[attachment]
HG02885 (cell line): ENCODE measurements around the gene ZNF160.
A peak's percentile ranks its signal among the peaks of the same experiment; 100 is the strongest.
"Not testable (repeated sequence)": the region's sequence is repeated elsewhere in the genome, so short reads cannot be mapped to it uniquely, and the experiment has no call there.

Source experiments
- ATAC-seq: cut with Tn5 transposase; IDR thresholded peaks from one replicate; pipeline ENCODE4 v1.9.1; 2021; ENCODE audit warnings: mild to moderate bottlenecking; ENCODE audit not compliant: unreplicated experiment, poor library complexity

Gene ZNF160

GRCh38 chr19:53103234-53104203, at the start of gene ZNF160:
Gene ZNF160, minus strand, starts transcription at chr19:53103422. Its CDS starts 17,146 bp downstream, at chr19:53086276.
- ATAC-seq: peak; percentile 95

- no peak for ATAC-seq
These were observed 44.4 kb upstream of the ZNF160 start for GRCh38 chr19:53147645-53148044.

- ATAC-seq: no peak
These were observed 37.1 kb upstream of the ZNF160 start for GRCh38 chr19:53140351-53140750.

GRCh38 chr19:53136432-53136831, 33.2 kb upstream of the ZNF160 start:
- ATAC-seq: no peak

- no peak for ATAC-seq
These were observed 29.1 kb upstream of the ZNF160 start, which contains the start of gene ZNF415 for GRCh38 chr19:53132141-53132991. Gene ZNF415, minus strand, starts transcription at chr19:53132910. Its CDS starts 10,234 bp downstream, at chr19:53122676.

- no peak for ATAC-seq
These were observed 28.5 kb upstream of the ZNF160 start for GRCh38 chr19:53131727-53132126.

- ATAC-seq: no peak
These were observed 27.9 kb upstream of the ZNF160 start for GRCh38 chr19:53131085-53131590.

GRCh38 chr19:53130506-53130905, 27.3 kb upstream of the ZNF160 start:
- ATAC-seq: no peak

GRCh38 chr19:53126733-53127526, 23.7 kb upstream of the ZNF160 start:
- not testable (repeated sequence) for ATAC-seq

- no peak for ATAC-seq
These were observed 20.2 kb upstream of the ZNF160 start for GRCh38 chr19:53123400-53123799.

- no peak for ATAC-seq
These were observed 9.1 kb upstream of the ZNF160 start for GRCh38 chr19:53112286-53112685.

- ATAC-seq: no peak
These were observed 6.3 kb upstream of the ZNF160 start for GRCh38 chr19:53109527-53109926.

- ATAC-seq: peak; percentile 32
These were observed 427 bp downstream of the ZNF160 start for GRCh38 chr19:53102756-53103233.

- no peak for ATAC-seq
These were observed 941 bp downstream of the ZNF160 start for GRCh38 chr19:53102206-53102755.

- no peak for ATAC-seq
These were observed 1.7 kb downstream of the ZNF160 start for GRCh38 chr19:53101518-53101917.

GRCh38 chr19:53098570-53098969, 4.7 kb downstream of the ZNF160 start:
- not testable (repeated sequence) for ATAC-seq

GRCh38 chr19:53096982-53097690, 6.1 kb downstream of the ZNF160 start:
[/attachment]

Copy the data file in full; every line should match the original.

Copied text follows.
HG02885 (cell line): ENCODE measurements around the gene ZNF160.
A peak's percentile ranks its signal among the peaks of the same experiment; 100 is the strongest.
"Not testable (repeated sequence)": the region's sequence is repeated elsewhere in the genome, so short reads cannot be mapped to it uniquely, and the experiment has no call there.

Source experiments
- ATAC-seq: cut with Tn5 transposase; IDR thresholded peaks from one replicate; pipeline ENCODE4 v1.9.1; 2021; ENCODE audit warnings: mild to moderate bottlenecking; ENCODE audit not compliant: unreplicated experiment, poor library complexity

Gene ZNF160

GRCh38 chr19:53103234-53104203, at the start of gene ZNF160:
Gene ZNF160, minus strand, starts transcription at chr19:53103422. Its CDS starts 17,146 bp downstream, at chr19:53086276.
- ATAC-seq: peak; percentile 95

- no peak for ATAC-seq
These were observed 44.4 kb upstream of the ZNF160 start for GRCh38 chr19:53147645-53148044.

- ATAC-seq: no peak
These were observed 37.1 kb upstream of the ZNF160 start for GRCh38 chr19:53140351-53140750.

GRCh38 chr19:53136432-53136831, 33.2 kb upstream of the ZNF160 start:
- ATAC-seq: no peak

- no peak for ATAC-seq
These were observed 29.1 kb upstream of the ZNF160 start, which contains the start of gene ZNF415 for GRCh38 chr19:53132141-53132991. Gene ZNF415, minus strand, starts transcription at chr19:53132910. Its CDS starts 10,234 bp downstream, at chr19:53122676.

- no peak for ATAC-seq
These were observed 28.5 kb upstream of the ZNF160 start for GRCh38 chr19:53131727-53132126.

- ATAC-seq: no peak
These were observed 27.9 kb upstream of the ZNF160 start for GRCh38 chr19:53131085-53131590.

GRCh38 chr19:53130506-53130905, 27.3 kb upstream of the ZNF160 start:
- ATAC-seq: no peak

GRCh38 chr19:53126733-53127526, 23.7 kb upstream of the ZNF160 start:
- not testable (repeated sequence) for ATAC-seq

- no peak for ATAC-seq
These were observed 20.2 kb upstream of the ZNF160 start for GRCh38 chr19:53123400-53123799.

- no peak for ATAC-seq
These were observed 9.1 kb upstream of the ZNF160 start for GRCh38 chr19:53112286-53112685.

- ATAC-seq: no peak
These were observed 6.3 kb upstream of the ZNF160 start for GRCh38 chr19:53109527-53109926.

- ATAC-seq: peak; percentile 32
These were observed 427 bp downstream of the ZNF160 start for GRCh38 chr19:53102756-53103233.

- no peak for ATAC-seq
These were observed 941 bp downstream of the ZNF160 start for GRCh38 chr19:53102206-53102755.

- no peak for ATAC-seq
These were observed 1.7 kb downstream of the ZNF160 start for GRCh38 chr19:53101518-53101917.

GRCh38 chr19:53098570-53098969, 4.7 kb downstream of the ZNF160 start:
- not testable (repeated sequence) for ATAC-seq

GRCh38 chr19:53096982-53097690, 6.1 kb downstream of the ZNF160 start: